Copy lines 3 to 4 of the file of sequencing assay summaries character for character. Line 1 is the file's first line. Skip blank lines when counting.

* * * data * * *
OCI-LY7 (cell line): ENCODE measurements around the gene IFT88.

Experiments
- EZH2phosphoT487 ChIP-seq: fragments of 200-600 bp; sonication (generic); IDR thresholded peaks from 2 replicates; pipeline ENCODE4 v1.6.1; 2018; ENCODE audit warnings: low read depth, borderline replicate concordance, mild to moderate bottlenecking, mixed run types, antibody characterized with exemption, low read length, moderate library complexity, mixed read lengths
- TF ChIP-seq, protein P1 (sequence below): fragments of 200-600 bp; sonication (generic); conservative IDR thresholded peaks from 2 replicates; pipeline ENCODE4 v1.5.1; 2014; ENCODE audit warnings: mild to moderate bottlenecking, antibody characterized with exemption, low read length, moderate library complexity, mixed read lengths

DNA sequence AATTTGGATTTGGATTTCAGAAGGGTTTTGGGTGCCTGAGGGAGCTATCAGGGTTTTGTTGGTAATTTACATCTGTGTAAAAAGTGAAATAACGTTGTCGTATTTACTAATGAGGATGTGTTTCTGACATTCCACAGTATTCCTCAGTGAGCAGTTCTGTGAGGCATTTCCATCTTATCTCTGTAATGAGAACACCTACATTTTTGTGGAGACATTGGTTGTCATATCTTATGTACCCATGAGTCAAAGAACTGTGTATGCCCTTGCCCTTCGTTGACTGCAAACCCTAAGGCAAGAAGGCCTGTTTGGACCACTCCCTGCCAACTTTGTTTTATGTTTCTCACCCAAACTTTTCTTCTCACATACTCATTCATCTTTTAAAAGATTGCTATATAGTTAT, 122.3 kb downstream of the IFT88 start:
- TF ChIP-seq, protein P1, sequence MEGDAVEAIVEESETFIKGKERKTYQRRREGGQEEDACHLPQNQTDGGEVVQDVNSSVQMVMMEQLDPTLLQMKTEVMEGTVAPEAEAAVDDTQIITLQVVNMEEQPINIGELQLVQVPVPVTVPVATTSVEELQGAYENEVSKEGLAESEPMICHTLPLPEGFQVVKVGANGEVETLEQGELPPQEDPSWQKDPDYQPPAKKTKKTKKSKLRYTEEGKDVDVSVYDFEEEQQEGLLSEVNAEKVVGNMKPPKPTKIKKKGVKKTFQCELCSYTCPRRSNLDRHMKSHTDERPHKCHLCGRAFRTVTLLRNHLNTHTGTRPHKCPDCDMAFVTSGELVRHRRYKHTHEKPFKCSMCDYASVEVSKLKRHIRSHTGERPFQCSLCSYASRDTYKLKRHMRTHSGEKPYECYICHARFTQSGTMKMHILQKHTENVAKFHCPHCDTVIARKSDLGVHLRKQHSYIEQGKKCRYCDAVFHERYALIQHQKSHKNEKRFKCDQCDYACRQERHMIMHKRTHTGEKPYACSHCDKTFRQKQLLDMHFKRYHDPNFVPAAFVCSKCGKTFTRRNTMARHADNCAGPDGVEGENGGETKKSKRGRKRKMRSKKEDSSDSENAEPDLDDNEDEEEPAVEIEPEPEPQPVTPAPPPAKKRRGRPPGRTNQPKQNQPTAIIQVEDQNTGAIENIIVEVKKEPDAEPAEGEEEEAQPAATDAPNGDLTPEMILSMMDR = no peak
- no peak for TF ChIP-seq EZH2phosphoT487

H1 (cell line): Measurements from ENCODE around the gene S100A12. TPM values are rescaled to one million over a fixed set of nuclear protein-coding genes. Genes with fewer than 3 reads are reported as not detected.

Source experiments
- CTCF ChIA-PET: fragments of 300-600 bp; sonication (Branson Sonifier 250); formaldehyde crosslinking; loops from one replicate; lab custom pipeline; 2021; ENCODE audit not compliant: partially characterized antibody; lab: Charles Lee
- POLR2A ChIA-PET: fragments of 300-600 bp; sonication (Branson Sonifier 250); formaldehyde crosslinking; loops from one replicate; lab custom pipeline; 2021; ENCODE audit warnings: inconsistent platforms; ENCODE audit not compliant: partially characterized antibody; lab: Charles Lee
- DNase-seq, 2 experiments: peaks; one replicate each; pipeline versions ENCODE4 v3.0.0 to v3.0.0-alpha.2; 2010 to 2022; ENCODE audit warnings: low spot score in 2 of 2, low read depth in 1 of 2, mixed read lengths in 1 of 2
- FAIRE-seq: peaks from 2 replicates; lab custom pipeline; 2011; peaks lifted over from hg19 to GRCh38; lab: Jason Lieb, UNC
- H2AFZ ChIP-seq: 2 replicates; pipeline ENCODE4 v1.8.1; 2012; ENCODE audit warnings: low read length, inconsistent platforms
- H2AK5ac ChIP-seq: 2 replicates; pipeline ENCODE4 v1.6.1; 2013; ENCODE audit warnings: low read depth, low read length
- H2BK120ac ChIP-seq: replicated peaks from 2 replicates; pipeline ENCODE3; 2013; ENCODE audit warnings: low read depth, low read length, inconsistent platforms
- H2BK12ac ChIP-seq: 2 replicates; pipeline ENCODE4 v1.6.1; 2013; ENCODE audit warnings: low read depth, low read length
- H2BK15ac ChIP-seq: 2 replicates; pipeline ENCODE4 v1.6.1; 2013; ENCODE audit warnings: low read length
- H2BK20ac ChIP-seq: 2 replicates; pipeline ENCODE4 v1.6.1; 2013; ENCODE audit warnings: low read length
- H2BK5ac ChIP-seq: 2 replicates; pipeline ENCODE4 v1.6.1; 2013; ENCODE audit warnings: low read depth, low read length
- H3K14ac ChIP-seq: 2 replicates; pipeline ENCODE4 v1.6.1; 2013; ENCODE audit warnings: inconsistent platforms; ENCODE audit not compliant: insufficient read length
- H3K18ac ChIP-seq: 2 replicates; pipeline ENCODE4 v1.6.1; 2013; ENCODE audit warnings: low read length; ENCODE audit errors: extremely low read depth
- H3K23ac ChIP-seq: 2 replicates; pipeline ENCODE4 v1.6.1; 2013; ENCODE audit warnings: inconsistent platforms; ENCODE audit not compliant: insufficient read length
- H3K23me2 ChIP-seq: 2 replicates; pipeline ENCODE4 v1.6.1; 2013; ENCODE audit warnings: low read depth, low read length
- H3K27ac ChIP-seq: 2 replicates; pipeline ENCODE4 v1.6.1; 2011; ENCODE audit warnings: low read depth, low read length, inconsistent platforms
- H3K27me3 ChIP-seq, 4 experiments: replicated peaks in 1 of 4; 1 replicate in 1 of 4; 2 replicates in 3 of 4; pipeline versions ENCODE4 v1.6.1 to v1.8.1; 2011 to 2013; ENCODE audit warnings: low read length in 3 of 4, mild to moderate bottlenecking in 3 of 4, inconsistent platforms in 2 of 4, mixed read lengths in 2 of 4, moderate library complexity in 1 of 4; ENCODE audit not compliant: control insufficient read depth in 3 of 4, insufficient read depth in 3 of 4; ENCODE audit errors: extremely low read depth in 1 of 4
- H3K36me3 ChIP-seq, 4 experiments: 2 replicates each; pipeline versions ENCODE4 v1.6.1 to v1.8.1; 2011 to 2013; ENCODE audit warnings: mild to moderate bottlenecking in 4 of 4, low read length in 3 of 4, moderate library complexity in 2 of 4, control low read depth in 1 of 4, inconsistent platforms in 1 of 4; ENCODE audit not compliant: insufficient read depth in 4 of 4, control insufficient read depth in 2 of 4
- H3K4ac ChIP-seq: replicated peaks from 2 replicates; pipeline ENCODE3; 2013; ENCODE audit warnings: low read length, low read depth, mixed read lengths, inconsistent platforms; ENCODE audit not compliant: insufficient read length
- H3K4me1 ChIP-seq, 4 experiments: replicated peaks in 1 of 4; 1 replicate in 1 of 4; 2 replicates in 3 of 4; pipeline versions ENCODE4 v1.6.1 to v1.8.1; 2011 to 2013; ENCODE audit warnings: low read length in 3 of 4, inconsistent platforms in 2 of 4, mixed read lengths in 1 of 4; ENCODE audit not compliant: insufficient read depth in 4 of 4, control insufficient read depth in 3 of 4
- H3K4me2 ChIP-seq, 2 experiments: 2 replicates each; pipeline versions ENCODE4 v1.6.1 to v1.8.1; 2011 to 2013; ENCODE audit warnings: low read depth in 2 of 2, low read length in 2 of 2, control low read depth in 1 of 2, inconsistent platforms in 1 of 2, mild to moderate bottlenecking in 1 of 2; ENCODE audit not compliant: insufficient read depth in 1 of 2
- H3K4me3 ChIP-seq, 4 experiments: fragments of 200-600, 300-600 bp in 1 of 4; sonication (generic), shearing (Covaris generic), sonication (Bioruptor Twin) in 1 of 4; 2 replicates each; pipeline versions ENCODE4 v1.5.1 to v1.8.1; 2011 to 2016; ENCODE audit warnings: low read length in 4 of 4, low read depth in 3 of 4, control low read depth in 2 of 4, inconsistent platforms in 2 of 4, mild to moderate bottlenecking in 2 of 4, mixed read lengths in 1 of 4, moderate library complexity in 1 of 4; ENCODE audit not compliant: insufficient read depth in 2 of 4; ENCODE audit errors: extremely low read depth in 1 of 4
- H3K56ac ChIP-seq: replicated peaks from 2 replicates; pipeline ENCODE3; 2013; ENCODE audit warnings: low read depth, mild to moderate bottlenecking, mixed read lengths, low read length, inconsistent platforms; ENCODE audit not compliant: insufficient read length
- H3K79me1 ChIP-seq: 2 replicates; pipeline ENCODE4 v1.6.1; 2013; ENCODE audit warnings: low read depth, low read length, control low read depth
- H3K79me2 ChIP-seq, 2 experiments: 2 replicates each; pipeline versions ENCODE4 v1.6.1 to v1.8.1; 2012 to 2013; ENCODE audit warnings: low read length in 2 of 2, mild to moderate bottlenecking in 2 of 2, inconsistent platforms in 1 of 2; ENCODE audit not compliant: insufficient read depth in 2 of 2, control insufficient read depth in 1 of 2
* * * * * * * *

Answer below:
- EZH2phosphoT487 ChIP-seq: fragments of 200-600 bp; sonication (generic); IDR thresholded peaks from 2 replicates; pipeline ENCODE4 v1.6.1; 2018; ENCODE audit warnings: low read depth, borderline replicate concordance, mild to moderate bottlenecking, mixed run types, antibody characterized with exemption, low read length, moderate library complexity, mixed read lengths
- TF ChIP-seq, protein P1 (sequence below): fragments of 200-600 bp; sonication (generic); conservative IDR thresholded peaks from 2 replicates; pipeline ENCODE4 v1.5.1; 2014; ENCODE audit warnings: mild to moderate bottlenecking, antibody characterized with exemption, low read length, moderate library complexity, mixed read lengths